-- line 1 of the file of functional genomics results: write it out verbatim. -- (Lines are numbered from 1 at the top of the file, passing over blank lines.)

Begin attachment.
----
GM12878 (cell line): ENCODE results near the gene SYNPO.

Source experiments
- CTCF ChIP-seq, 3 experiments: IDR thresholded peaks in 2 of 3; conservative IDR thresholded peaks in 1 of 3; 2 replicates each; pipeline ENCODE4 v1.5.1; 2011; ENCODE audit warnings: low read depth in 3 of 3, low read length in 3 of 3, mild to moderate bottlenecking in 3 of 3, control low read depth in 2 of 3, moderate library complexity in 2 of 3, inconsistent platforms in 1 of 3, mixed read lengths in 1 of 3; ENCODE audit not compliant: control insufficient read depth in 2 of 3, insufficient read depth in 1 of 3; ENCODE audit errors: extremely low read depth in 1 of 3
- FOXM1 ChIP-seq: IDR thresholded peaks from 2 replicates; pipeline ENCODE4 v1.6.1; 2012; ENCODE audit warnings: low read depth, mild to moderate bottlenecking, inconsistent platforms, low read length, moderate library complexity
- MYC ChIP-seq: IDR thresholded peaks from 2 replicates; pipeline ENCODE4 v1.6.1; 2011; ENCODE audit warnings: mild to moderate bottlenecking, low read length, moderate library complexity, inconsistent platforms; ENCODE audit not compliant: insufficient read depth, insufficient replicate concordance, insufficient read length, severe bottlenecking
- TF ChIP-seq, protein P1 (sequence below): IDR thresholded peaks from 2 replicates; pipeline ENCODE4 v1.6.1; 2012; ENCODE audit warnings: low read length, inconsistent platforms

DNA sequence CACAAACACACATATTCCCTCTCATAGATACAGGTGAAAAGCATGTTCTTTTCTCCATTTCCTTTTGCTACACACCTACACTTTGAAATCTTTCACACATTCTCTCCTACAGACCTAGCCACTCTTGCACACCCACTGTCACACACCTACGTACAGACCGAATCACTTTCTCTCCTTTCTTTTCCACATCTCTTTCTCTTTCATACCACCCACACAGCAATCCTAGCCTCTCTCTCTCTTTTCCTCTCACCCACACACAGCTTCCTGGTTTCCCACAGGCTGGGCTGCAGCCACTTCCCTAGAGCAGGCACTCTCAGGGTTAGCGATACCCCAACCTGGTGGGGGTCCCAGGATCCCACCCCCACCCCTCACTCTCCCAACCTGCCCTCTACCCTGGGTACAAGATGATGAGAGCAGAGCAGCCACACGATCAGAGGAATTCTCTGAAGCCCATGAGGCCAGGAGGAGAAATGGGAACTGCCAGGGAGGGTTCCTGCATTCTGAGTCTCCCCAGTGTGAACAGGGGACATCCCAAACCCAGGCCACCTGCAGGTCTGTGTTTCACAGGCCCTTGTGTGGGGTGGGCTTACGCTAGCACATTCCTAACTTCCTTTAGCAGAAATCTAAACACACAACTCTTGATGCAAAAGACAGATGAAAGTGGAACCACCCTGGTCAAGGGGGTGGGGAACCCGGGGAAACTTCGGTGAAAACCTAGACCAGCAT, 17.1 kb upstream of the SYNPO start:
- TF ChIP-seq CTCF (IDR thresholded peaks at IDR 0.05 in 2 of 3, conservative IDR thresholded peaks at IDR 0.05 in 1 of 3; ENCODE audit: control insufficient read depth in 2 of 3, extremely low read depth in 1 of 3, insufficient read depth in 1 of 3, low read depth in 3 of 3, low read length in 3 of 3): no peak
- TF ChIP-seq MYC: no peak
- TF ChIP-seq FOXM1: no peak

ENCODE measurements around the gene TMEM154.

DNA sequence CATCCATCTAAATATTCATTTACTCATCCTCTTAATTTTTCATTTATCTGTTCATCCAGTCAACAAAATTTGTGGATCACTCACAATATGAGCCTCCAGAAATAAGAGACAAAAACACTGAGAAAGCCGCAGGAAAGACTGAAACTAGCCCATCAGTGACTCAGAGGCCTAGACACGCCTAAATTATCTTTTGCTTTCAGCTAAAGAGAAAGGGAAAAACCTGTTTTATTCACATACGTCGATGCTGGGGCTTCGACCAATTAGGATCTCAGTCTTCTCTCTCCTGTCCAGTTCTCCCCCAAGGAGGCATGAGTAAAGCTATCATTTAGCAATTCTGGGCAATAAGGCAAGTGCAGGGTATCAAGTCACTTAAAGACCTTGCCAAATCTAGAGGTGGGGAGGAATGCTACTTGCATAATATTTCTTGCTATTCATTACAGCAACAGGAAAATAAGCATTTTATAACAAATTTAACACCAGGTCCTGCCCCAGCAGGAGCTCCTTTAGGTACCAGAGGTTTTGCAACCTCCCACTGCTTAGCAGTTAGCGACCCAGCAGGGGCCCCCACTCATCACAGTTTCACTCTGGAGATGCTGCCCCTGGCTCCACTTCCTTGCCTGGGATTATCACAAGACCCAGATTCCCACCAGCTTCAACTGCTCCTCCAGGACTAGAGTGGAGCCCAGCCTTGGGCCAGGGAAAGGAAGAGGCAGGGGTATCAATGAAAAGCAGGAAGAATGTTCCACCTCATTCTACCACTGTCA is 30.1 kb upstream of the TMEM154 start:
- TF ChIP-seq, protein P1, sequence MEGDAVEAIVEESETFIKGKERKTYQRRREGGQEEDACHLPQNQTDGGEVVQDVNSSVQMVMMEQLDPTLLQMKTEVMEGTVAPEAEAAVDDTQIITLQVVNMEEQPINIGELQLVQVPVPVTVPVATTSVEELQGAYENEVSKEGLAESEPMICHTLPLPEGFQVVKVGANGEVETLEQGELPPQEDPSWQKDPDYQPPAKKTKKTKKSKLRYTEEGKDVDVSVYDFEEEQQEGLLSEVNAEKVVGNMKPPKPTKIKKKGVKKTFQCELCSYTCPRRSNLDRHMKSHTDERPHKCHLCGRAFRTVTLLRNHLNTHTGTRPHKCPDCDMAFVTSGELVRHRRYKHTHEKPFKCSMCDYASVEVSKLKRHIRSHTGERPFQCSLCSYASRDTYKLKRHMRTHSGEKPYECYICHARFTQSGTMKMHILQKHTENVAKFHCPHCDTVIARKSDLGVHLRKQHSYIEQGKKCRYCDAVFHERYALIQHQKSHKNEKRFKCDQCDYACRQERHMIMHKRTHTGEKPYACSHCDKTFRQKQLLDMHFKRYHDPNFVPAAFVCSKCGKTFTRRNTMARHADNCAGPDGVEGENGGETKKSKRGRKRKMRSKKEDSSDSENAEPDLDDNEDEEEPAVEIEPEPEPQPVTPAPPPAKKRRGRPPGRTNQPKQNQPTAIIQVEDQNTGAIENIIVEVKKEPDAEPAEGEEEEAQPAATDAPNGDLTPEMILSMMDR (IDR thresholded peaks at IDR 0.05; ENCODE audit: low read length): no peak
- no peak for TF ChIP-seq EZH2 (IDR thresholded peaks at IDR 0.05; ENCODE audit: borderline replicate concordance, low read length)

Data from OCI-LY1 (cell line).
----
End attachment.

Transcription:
GM12878 (cell line): ENCODE results near the gene SYNPO.